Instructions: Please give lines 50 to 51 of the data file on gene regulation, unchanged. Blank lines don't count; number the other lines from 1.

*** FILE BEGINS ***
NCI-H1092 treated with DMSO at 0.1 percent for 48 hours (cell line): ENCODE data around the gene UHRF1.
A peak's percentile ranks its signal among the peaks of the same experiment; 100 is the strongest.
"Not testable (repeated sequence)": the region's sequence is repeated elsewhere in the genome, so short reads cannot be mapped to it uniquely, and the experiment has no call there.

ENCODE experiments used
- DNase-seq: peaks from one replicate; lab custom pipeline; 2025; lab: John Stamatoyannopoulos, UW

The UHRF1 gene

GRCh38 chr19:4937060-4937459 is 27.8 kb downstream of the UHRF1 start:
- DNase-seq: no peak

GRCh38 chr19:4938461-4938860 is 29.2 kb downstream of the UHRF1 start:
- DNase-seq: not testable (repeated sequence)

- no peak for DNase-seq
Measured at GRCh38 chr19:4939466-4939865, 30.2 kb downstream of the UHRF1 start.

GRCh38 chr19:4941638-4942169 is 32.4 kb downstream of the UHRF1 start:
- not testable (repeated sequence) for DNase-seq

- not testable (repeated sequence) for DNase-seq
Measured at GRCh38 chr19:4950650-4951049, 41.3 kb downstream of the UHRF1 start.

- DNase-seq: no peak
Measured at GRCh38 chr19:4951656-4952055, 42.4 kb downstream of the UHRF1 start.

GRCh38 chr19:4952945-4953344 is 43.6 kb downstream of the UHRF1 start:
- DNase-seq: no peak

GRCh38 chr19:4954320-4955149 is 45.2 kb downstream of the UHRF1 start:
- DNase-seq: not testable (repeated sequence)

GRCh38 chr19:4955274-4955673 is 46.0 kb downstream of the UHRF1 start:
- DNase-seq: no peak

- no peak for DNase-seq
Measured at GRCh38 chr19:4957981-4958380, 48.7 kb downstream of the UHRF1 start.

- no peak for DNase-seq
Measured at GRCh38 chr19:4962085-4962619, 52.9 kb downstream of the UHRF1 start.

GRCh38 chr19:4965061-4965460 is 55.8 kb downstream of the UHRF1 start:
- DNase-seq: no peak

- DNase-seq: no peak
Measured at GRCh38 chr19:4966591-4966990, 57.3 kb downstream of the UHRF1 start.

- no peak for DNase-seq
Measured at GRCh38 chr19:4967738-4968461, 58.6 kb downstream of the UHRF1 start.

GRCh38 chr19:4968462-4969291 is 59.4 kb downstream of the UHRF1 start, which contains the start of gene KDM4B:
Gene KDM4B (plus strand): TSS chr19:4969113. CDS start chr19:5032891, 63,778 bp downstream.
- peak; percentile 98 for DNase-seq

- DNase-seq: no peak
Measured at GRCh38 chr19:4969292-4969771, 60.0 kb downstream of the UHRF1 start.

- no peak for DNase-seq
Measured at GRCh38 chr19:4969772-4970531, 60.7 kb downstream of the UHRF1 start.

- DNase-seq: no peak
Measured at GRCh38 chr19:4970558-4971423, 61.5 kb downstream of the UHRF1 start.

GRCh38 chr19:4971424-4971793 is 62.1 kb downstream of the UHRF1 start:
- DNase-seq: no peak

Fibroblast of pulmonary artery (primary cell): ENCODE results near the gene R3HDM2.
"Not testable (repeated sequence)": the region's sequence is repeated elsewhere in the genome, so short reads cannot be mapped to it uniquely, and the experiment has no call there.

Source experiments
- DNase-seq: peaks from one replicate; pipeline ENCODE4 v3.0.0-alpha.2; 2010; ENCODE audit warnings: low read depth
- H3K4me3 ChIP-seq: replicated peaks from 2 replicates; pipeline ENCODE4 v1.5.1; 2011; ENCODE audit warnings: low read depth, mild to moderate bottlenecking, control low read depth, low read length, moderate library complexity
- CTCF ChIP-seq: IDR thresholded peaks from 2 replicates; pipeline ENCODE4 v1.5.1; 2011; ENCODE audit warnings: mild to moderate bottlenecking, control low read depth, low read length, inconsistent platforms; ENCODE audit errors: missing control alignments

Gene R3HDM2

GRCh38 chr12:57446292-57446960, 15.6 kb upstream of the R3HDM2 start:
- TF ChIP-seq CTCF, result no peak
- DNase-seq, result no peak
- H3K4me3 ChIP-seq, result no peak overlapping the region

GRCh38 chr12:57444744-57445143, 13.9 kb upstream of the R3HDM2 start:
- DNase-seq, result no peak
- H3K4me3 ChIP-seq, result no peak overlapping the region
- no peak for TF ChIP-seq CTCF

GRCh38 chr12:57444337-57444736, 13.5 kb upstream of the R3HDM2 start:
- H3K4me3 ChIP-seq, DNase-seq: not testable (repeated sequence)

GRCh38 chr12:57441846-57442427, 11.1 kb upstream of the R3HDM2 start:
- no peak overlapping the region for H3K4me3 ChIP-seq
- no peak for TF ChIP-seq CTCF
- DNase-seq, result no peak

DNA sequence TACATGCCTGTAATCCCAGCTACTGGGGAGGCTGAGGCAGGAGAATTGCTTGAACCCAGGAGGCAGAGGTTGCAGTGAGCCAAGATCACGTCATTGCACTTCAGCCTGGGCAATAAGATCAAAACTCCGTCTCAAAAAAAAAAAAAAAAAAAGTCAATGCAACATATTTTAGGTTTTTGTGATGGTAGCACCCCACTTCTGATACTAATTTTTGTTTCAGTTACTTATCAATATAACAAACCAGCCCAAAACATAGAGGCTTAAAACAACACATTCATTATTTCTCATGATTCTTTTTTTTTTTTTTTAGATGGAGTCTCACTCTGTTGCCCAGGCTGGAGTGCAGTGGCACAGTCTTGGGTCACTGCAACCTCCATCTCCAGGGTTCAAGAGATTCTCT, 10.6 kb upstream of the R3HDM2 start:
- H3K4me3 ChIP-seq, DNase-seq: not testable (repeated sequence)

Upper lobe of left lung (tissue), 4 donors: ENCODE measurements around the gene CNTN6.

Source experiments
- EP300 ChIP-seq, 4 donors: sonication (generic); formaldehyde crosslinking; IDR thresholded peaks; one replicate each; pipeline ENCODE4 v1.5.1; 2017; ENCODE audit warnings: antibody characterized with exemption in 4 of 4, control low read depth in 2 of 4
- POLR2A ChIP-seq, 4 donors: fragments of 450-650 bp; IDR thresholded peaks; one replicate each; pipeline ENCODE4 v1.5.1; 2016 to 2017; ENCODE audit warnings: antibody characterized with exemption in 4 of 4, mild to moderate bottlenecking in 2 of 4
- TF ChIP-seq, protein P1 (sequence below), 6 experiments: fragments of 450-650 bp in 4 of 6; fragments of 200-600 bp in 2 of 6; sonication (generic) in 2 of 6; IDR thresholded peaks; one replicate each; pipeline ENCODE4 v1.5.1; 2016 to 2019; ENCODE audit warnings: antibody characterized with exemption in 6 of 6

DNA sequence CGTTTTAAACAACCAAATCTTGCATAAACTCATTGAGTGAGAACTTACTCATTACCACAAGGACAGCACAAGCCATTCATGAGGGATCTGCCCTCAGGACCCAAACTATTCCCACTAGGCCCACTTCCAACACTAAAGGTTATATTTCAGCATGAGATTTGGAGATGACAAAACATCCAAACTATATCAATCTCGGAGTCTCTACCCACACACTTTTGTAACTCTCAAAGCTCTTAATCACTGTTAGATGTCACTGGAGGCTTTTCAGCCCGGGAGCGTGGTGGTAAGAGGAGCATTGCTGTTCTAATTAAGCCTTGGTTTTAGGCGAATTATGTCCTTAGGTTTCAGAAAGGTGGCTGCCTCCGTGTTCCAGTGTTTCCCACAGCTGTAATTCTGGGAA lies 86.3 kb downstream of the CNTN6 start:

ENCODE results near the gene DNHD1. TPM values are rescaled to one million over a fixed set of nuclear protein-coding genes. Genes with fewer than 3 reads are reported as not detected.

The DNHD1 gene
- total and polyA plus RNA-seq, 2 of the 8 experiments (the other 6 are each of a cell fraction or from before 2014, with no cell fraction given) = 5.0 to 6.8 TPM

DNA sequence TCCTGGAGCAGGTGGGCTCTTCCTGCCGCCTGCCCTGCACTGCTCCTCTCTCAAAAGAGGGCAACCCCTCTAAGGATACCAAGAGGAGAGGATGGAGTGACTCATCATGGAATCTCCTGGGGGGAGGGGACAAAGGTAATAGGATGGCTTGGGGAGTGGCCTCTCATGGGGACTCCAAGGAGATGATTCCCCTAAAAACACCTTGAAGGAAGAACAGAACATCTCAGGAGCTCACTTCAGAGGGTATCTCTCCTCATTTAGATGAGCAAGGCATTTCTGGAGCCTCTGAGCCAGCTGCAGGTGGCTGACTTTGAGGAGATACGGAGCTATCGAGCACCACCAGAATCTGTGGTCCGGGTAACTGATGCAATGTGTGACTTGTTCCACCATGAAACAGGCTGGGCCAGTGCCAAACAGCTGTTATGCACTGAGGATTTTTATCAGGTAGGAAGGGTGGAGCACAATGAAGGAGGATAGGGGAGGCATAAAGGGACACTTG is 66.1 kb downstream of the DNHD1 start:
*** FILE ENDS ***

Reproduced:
- H3K4me3 ChIP-seq: replicated peaks from 2 replicates; pipeline ENCODE4 v1.5.1; 2011; ENCODE audit warnings: low read depth, mild to moderate bottlenecking, control low read depth, low read length, moderate library complexity
- CTCF ChIP-seq: IDR thresholded peaks from 2 replicates; pipeline ENCODE4 v1.5.1; 2011; ENCODE audit warnings: mild to moderate bottlenecking, control low read depth, low read length, inconsistent platforms; ENCODE audit errors: missing control alignments